Army calls for 200,000-man detail to fill sandbags on US-Mexico border

EL PASO, Texas — The U.S. Army's top enlisted man has been seen walking around a number of U.S. Army installations in an attempt to round up at least 200,000 soldiers for a detail on the U.S.-Mexico border, sources confirmed today.

According to a number of sources at Fort Bliss, Sgt. Maj. of the Army Daniel Dailey was seen screaming in the parking lots of various barracks for "a couple hundred thousand bodies."

"Hey get me some soldiers out here right now!" screamed Dailey outside barracks belonging to the 1st Brigade Combat Team of 1st Armored Division on Tuesday, according to witnesses. "I need a detail on the border. This one's important, people."

Dailey has been attempting to rally hundreds of thousands of soldiers for a detail filling sandbags and Hesco barriers on the southwestern border of the United States, after President Donald Trump privately indicated he wanted the military to pay for the much-talked about wall that Congress wouldn't pay for that Mexico was supposed to pay for.

Defense officials say Dailey took it upon himself to find a solution for the proposed border wall after Defense Secretary Jim Mattis balked at the president's funding suggestion, telling him the Pentagon was already stretched thin on late charges, penalties, and overdraft fees for its F-35 program. "We just can't afford a single penny," Mattis said of the DoD budget, which dwarfs the budgets of the next eight countries combined.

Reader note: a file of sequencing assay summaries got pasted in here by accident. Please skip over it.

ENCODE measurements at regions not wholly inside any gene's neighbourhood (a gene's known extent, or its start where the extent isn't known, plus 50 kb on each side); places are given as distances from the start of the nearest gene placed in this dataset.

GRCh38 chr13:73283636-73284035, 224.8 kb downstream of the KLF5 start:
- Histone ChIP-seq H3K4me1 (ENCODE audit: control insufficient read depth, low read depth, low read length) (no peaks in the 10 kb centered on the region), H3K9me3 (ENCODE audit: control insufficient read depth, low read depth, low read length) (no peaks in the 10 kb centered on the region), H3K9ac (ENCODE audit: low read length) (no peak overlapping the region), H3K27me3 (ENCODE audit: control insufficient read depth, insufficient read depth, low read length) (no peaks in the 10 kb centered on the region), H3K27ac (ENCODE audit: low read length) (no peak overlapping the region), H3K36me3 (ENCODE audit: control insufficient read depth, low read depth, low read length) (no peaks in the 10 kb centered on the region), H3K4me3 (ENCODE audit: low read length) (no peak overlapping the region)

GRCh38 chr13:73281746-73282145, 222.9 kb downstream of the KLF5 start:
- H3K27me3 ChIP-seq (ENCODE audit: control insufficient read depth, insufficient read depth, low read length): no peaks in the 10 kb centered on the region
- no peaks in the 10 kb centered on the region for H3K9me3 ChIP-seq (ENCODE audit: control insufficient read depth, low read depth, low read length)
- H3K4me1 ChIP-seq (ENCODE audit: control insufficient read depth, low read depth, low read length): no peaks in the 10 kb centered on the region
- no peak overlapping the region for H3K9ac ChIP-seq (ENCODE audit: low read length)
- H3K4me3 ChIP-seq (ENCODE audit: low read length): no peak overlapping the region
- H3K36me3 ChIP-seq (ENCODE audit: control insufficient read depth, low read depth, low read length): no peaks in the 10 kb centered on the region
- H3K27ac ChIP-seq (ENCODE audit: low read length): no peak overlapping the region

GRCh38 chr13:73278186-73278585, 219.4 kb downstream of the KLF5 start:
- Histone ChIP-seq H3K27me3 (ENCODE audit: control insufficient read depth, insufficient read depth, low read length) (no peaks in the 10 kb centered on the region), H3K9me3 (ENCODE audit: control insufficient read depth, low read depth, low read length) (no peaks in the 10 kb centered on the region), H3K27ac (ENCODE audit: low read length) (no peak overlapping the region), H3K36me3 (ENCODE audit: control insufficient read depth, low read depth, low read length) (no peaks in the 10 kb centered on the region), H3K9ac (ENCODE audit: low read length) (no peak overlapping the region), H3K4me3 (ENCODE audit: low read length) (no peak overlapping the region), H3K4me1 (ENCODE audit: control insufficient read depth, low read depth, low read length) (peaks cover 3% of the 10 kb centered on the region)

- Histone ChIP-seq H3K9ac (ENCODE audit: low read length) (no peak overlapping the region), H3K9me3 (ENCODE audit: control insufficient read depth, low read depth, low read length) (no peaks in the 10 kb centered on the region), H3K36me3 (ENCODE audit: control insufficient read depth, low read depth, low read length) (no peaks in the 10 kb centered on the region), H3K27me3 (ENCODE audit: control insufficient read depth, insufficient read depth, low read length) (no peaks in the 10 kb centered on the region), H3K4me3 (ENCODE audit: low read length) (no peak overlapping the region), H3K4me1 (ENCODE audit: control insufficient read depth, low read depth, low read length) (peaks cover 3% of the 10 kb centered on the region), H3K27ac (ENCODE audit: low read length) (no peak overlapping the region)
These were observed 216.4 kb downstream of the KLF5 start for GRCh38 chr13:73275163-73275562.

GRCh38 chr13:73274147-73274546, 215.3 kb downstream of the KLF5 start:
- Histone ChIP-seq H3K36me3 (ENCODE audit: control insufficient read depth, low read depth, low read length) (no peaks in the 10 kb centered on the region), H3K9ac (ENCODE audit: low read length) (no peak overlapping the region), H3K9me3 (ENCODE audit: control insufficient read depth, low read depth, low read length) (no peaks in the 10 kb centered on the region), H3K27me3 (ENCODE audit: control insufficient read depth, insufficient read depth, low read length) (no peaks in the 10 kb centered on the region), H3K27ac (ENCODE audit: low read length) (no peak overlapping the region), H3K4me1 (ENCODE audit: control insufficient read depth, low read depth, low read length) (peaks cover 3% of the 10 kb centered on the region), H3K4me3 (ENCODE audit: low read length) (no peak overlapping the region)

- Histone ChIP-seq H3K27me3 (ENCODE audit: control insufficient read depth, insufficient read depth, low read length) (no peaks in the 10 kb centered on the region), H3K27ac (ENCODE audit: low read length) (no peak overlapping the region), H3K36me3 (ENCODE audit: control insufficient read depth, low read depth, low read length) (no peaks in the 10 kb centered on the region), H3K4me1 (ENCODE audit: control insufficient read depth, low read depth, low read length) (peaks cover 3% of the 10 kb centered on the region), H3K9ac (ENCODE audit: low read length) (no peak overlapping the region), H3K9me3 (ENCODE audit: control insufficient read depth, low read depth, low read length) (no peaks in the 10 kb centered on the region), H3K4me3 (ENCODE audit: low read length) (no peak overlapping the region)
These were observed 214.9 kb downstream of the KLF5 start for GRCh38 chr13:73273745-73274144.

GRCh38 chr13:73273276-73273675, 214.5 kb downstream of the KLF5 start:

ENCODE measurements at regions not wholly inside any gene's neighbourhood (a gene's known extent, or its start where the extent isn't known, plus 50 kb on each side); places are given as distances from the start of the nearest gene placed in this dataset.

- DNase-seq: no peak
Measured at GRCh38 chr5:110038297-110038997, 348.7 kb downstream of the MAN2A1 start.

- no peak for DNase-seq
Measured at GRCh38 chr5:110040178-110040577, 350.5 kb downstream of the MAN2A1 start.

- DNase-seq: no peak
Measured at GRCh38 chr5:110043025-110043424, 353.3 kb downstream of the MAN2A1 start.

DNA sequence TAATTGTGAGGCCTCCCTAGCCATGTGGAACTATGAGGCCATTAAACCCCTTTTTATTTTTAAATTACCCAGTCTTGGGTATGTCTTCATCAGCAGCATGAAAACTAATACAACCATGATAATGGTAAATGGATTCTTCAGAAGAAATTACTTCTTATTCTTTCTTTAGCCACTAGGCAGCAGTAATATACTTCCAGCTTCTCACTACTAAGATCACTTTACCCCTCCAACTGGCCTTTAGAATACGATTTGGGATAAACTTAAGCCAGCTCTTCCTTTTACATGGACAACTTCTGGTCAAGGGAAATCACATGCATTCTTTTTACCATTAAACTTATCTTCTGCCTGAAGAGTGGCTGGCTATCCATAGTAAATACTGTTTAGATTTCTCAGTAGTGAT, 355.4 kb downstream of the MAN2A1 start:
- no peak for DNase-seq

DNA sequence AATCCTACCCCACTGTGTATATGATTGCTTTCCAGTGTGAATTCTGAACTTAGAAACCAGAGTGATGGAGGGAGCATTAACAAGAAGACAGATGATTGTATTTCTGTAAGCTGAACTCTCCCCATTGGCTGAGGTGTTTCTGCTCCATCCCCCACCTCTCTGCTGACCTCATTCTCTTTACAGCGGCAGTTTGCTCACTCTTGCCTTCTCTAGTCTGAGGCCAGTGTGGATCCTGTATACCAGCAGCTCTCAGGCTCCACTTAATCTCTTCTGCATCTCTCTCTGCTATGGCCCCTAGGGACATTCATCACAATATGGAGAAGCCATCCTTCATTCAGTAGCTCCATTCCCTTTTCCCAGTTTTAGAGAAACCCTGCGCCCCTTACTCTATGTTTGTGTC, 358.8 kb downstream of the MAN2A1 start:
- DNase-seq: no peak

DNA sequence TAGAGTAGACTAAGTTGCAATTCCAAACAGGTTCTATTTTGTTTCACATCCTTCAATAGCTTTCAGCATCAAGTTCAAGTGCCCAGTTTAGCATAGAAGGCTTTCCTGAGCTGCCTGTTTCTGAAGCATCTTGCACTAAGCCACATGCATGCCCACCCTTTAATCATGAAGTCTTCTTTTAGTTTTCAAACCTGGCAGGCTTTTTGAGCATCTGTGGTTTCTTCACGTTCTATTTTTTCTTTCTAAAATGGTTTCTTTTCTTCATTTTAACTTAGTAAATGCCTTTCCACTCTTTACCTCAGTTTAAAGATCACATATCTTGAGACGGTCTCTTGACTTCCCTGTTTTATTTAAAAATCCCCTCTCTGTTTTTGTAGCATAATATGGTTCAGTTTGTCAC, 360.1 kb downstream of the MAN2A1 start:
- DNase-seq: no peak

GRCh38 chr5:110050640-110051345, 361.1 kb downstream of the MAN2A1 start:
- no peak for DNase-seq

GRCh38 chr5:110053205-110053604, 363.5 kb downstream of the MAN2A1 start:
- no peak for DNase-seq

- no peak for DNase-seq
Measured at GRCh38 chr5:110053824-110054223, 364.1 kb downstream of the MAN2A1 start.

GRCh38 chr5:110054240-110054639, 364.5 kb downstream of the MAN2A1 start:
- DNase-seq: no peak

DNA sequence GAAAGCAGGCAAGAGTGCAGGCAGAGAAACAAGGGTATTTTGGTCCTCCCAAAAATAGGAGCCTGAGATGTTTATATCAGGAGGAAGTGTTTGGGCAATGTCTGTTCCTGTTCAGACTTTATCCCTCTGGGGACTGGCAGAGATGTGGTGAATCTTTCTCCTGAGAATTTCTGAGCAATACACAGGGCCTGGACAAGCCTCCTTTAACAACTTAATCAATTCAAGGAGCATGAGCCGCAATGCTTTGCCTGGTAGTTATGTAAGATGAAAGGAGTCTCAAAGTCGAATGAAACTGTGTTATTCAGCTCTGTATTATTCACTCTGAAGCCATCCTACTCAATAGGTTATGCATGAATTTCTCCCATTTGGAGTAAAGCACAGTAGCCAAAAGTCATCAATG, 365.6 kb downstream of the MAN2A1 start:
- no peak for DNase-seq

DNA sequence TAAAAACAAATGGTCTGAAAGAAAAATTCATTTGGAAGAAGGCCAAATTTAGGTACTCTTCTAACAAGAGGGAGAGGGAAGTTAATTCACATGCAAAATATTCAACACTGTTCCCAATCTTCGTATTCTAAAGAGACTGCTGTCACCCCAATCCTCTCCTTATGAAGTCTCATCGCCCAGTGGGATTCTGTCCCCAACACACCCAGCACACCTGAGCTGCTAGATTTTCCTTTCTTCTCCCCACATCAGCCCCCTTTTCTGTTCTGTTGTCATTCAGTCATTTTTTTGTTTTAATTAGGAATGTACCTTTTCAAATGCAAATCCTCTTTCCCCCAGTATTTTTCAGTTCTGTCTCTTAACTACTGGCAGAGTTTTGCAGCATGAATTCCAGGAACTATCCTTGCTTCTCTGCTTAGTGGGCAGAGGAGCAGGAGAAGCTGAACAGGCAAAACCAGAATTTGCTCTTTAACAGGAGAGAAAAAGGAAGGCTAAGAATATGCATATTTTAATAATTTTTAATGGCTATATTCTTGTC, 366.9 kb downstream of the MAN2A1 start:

Mattis also declined a White House request to send at least 100 Caterpillar D-9 Bulldozers to help with wall construction, since they had already been prepared for shipment to Washington to take part in a military parade set for November, alongside thousands of marching soldiers and Marines as Air Force pilots choke from lack of oxygen as they fly overhead.

Meanwhile, one source stationed at Fort Huachuca in Arizona told Duffel Blog he had seen at least three specialists walking around the barracks and common areas looking for junior soldiers, who were claiming that "sergeant major was looking for them," the source relayed. "Something about a detail or something, I don't know, he's pissed bro."

According to sources, when news of Dailey's appearance at 1st BCT reached other brigades, G-1 administrative offices were in a matter of hours flooded with tens of thousands of leave requests sent in by soldiers across the Army.